The launch of China’s first new-generation Long March 7A, a rocket that without the addition of the new upper stage is designed to carry resupply ships to China’s planned space station, ended in failure on Monday, casting doubts over the country’s ambitious space missions planned for the rest of the year.
The 60.13 metre (197-foot) tall Long March 7A rocket, also known as the CZ-7A, encountered an “abnormality” shortly after lifting off at 13:34 GMT (9:34 a.m. EDT) from the Wenchang space center on Hainan Island, China’s southernmost launch site.
The rocket was expected to place a classified satellite named XJY 6 or ‘new technology verification satellite-6” into an elliptical, geostationary transfer orbit (GTO) but was unable to deliver the secret payload.
Details of the launch had already been shrouded in secrecy, according to SpaceNews, with neither timelines or airspace closure notices issued in advance.
Although China’s state-run Xinhua news agency announced that the first of China’s new medium-sized carrier rocket Long March 7A “suffered a failure Monday,” the manufactures of the rocket, the China Aerospace Science and Technology Corp., (CASC), made no statement following problems with the lift-off.
Little else has been disclosed about the incident including either the cause or nature of the failure, but footage of the launch published on China’s Twitter-like Weibo platform by distant spectators, showed what appeared to be a sudden flaring within a few minutes after take-off, suggesting an explosion during, or soon after, second-stage separation.
Xinhua said the cause of the malfunction will be investigated further by Chinese engineers.
The Long March 7A rocket is a new variant of China’s Long March 7 launcher, which differs from the base CZ-7 by the addition of a liquid hydrogen-liquid oxygen third stage.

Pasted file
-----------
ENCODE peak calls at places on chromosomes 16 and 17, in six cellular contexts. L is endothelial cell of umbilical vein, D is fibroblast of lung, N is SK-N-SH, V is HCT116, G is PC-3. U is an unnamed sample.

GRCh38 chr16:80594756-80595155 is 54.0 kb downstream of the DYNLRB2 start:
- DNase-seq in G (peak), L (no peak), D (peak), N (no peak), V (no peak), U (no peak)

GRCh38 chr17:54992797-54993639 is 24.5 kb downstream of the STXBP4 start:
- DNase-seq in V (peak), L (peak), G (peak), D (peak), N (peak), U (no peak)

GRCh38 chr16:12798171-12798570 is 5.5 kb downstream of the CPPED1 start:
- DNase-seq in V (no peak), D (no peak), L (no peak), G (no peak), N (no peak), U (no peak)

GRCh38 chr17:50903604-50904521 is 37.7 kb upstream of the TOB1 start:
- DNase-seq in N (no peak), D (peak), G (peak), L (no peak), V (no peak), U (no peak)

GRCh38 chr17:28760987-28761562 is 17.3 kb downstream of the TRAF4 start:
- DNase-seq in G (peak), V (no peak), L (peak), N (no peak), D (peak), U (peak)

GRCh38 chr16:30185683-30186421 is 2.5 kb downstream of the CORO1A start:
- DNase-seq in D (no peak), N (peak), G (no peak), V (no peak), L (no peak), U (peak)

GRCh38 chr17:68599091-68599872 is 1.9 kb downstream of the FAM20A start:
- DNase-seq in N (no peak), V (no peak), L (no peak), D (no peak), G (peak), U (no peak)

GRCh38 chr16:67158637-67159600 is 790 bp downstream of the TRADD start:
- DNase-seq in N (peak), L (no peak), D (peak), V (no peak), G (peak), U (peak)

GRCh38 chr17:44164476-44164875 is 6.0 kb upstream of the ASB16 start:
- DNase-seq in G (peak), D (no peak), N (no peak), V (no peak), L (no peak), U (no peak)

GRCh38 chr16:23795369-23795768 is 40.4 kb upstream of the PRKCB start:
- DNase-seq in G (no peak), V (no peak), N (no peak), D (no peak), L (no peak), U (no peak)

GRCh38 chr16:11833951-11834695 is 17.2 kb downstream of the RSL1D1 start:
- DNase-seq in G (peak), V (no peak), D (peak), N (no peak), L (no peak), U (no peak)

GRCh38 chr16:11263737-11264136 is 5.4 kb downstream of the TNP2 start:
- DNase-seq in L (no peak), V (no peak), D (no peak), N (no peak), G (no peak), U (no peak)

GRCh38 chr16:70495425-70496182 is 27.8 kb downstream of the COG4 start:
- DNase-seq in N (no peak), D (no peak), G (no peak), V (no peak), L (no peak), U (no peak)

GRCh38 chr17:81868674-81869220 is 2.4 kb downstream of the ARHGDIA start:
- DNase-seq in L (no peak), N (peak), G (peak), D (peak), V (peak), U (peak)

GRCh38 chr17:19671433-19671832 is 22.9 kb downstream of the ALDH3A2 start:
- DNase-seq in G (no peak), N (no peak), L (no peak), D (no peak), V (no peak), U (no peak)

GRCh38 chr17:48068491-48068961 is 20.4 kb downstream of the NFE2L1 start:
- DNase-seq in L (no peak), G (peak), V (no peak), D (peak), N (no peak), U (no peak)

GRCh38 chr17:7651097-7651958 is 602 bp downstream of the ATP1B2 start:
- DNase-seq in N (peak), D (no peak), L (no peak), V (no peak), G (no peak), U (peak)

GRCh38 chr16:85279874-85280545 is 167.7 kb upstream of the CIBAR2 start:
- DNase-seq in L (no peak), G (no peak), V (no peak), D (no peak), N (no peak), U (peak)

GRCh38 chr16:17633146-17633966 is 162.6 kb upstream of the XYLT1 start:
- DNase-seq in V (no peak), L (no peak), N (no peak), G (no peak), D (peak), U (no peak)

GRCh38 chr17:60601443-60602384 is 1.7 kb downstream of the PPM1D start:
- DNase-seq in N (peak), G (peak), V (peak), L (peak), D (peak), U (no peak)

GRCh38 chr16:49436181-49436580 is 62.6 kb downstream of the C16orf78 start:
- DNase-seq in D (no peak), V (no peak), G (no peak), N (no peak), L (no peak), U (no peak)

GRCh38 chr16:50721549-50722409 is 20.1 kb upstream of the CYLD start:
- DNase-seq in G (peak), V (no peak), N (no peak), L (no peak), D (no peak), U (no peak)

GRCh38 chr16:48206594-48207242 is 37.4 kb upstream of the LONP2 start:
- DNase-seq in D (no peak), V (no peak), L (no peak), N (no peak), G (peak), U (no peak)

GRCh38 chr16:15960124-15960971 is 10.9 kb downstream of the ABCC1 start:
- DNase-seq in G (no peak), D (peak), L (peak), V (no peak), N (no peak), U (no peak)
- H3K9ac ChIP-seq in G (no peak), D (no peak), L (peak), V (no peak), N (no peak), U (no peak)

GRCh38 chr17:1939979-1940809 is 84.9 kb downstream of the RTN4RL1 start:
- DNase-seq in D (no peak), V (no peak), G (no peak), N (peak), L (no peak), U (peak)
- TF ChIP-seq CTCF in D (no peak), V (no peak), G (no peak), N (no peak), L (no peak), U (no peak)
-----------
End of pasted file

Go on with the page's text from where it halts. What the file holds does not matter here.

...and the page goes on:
China is moving away from older versions of its Long March vehicles which use toxic propellants and launch from inland spaceports deep within the country, to limit the prospect of any stages falling on inhabited areas.
Since the Long March 7A uses many of the same technologies and shares common engines with other rockets in the Long March family, the recent malfunction could impact on launches already planned including China’s first independent interplanetary mission to Mars in July.
It could also have repercussions for China’s space station plans as the two-stage Long March 7, that was used to launch the Tianzhou robotic cargo spacecraft, and will eventually become China's crew-rated launch vehicle, uses the same engines for its first and second stages (the YF-100 and YF-115 respectively) as the three-stage 7A variant.
The added hydrolox third stage on the 7A is adapted from Long March 3B rocket, China’s current workhorse for launches with geostationary satellites, to allow it to send payloads to GTO.
An upper stage problem could also see plans for the 7A as a potential replacement for the older generation 3B put on hold, until the issues with the rocket are resolved.